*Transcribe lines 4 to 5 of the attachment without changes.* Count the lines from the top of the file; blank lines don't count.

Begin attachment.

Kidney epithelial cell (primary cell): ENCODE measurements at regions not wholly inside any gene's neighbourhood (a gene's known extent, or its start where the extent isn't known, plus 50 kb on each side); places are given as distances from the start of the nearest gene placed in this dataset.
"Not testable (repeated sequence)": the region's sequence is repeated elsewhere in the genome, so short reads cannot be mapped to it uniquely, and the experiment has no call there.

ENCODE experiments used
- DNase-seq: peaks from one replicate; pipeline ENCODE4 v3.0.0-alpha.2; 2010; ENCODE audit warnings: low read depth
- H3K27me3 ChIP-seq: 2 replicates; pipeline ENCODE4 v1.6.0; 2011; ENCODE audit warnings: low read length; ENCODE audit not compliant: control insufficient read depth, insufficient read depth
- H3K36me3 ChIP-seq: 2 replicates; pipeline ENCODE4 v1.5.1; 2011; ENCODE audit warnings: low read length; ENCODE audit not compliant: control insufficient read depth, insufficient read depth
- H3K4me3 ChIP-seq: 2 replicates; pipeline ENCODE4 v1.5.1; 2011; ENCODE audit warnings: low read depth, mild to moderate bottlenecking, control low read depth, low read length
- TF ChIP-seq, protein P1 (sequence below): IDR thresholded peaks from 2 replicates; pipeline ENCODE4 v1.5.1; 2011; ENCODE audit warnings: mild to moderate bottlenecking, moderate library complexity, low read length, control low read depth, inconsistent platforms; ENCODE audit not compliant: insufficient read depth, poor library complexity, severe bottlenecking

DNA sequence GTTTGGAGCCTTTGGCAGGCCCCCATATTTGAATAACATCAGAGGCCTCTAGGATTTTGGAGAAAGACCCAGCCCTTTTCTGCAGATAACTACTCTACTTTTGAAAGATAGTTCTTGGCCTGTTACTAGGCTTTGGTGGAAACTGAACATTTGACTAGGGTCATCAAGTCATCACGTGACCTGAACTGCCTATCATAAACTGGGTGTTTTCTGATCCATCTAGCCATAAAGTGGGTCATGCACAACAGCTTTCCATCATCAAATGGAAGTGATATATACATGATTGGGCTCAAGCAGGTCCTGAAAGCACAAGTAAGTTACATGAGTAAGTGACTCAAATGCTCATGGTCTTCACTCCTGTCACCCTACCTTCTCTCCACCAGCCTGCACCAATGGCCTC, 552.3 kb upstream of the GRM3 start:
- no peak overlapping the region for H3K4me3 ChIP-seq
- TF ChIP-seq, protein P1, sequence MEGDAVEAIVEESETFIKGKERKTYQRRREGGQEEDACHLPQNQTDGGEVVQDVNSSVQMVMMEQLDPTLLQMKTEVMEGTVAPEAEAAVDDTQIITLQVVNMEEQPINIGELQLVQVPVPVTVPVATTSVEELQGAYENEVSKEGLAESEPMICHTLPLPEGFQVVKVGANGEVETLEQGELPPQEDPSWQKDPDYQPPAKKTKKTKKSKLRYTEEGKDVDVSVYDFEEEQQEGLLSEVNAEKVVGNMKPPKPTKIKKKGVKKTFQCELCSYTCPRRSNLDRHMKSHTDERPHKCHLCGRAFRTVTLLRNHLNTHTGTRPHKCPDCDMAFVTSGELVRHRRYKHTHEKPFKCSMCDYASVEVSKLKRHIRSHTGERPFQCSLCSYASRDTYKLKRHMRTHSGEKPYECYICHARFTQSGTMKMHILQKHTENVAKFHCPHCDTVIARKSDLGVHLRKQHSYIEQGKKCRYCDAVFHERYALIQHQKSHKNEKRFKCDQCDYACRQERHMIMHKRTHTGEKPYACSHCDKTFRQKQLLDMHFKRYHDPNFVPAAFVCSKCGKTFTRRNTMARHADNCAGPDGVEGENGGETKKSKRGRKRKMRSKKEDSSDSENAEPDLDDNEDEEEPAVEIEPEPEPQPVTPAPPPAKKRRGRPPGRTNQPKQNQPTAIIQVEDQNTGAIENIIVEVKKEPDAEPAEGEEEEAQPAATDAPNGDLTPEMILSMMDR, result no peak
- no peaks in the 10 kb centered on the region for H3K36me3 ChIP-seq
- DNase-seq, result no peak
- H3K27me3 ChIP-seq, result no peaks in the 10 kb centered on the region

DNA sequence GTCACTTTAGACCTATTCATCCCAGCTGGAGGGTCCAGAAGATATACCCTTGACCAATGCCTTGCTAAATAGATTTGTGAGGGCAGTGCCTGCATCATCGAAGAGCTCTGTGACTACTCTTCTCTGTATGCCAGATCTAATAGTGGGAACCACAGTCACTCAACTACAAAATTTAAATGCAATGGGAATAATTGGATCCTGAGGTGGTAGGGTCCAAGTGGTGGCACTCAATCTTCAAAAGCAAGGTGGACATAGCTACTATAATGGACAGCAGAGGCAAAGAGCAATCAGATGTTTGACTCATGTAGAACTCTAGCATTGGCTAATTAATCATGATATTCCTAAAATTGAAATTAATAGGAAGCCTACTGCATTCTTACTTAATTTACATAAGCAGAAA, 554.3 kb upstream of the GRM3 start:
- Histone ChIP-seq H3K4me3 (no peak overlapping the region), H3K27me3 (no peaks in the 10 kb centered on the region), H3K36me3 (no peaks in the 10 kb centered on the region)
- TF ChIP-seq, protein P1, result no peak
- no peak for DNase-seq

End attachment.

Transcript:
- DNase-seq: peaks from one replicate; pipeline ENCODE4 v3.0.0-alpha.2; 2010; ENCODE audit warnings: low read depth
- H3K27me3 ChIP-seq: 2 replicates; pipeline ENCODE4 v1.6.0; 2011; ENCODE audit warnings: low read length; ENCODE audit not compliant: control insufficient read depth, insufficient read depth